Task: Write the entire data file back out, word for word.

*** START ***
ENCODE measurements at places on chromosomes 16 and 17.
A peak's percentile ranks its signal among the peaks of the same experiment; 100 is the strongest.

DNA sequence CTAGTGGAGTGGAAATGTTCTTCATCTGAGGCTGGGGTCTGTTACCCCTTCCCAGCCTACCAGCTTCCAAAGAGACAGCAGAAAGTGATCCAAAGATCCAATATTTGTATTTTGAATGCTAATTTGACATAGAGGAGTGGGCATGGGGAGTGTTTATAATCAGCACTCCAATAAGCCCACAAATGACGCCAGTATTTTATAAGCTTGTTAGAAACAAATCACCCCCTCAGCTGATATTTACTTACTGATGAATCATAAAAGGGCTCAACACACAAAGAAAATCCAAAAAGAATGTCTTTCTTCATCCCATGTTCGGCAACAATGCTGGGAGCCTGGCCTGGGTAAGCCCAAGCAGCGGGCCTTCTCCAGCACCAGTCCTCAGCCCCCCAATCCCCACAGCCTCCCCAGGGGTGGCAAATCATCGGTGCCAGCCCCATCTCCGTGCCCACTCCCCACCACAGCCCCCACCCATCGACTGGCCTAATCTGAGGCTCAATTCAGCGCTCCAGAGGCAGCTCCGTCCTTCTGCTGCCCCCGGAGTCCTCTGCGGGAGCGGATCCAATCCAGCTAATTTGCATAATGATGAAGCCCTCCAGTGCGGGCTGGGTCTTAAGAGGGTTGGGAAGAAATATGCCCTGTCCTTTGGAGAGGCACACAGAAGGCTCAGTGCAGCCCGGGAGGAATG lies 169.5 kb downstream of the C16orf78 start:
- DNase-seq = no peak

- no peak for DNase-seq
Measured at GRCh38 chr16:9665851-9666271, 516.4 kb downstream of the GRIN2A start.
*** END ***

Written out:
ENCODE measurements at places on chromosomes 16 and 17.
A peak's percentile ranks its signal among the peaks of the same experiment; 100 is the strongest.

DNA sequence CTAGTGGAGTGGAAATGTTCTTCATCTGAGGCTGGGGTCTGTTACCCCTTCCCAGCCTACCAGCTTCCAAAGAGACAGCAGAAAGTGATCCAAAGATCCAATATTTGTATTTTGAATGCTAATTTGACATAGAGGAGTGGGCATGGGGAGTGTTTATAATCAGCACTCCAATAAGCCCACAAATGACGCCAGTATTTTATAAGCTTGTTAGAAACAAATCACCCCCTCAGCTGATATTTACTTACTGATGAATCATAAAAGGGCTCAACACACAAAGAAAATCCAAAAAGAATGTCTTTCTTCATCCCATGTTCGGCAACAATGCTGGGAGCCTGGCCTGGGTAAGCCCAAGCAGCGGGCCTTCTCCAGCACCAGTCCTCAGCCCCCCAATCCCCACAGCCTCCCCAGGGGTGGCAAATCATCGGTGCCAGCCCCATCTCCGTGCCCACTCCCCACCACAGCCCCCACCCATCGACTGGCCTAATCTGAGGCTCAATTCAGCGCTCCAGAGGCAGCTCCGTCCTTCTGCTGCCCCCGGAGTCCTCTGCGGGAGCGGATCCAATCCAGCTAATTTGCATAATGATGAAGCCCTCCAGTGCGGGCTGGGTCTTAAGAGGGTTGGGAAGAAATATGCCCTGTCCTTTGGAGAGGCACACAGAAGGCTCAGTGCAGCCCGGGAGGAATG lies 169.5 kb downstream of the C16orf78 start:
- DNase-seq = no peak

- no peak for DNase-seq
Measured at GRCh38 chr16:9665851-9666271, 516.4 kb downstream of the GRIN2A start.